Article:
• Previously needed one (or multiple) sets of ear tubes.
  • Retain fluid in the ear that doesn’t go away and/or leads to multiple ear infections

Patients with fluid in the ear likely experience symptoms of aural fullness, pressure sensation, muffled hearing, hearing in a barrel, and occasional ear pain.

We rely on exam findings that indicate the need for improved fluid drainage to determine eligibility for ear balloon dilation, not on reported symptoms alone. For example, if a patient complains of ear pressure but has no history of fluid in the ear or ear tubes, we don’t opt for this procedure.

Eustachian Tube Balloon Dilation Risks

Eustachian tube balloon dilation risks are minimal — as is pain. It’s typically very well-tolerated in patients.

If you need tube balloon dilation, but elect not to have the procedure, symptoms of fullness, pressure, and muffled hearing will continue until you receive treatment, likely with an ear tube.

Not only are Eustachian tube balloon dilation risks minimal for health, but the success rate is also extremely high. Research shows up to 93% of patients report improvements in their symptoms.

Finally, we have the means to address the problem doctors have been working to solve since they first discovered this tube exists. And, we can fix it with relatively high success.

If you think Eustachian tube balloon dilation might be right for you, give us a call and we’ll evaluate your eligibility for this procedure. This may be just what you need to solve your symptoms and provide the relief you’ve been looking for — all without surgery or risk.

Swimmer’s Ear: Causes, Symptoms & Treatment

Summer is here! While most people (especially kids) take this as an open invitation for regular pool time, some dread the inevitable swimmer’s ear that will soon follow all that time in the water.

As you prepare for your days on the lake, in the pool, or at the beach, here’s what you need to know about swimmer’s ear treatment… and prevention!

What is Swimmer’s Ear?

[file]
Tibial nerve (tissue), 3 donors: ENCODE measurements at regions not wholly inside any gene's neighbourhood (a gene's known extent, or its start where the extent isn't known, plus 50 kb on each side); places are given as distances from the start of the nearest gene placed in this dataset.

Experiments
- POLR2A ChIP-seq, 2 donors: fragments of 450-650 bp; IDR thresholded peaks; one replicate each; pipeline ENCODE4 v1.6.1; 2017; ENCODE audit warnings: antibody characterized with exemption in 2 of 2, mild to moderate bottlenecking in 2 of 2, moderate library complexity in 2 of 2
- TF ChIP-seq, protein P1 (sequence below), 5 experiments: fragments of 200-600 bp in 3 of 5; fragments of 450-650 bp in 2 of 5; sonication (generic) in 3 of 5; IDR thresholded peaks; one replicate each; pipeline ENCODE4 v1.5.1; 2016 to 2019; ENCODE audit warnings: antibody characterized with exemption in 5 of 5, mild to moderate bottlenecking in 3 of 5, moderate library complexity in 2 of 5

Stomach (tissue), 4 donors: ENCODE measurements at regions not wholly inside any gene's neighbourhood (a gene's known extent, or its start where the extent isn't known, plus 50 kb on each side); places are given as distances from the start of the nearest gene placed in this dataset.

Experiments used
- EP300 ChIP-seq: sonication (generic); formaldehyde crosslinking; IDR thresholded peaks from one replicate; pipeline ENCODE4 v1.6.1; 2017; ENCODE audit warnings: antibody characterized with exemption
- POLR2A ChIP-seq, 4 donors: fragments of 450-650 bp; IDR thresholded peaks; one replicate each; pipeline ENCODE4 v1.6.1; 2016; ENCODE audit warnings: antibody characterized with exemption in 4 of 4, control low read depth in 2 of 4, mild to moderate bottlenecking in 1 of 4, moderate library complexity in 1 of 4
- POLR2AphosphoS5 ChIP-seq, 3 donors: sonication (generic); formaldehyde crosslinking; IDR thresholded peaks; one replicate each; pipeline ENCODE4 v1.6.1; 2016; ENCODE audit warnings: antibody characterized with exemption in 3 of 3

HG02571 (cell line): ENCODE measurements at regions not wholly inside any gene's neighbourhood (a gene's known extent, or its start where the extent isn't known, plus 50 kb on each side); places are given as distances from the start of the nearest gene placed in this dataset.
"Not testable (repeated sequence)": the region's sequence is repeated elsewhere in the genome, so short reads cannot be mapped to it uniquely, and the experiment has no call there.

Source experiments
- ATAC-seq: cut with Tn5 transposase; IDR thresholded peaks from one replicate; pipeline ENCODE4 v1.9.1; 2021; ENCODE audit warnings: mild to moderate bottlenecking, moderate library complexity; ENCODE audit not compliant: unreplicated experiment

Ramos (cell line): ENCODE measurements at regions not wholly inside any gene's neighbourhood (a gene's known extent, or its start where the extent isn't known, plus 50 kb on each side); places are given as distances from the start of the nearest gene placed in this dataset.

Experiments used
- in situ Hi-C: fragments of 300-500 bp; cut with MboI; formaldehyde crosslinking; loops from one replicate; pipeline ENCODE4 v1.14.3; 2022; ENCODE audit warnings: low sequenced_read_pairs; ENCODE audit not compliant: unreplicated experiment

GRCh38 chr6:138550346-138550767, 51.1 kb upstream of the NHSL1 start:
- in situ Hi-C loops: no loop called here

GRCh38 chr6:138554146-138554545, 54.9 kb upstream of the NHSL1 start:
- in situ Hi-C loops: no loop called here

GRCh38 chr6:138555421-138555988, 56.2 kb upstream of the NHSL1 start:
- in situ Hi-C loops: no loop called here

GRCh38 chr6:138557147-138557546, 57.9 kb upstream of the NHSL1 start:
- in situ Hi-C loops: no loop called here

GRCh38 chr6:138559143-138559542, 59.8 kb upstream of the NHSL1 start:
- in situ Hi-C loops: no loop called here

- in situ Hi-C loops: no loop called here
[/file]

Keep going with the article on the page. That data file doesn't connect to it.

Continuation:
Swimmer’s ear, also called otitis externa, describes inflammation of the external ear. While ear infections (otitis media) take place in the middle ear, a swimmer’s ear infection affects the skin of the auditory canal and the skin on the ear itself… basically any skin outside of the eardrum.

As the name indicates, swimmer’s ear is common in swimmers. But the reason for the infection is less clear.

In the past, swimmer’s ear likely occurred because people used to swim in dirty water. Essentially, they were swimming in bacteria, which would enter the ear and cause an infection. Since the eardrum forms a barrier to the middle ear space, the bacteria didn’t move to a middle ear infection, but the external ear reacted.

Now, the problem may come from a nearly opposite reason in swimmers — the ear is too clean. Ear wax controls the pH balance of the ear canal and prevents bacteria from growing. But if the ear is completely clean and washed out from regularly swimming, the pH or biome of the ear canal may be altered, allowing for the growth of bacteria. Essentially, an ear that’s too clean might create an environment for opportunistic bacteria infections.

How To Know If You Have Swimmer’s Ear

Swimmer’s ear is extremely painful. This infection also turns the ear red and causes swelling. The ear canal may even swell to the point where it’s difficult to see into the ear. In most cases, a red painful ear, especially after time in the water, indicates swimmer’s ear.

Some people also experience drainage that oozes from the inflammation in the ear. Because of the drainage, hearing can be muffled, making it sound like you’re wearing an earplug.

swimmers ear treatment

Swimmer’s Ear Treatment

Swimmer’s ear is relatively easy to treat. Because it’s a skin condition and we have access to the skin that’s affected, we can treat it with drops. When you apply the right combination of antibiotic or steroid drops to the skin, the infection usually improves quickly.

In some severe cases, oral antibiotics and/or steroids are also necessary to completely eliminate the infection.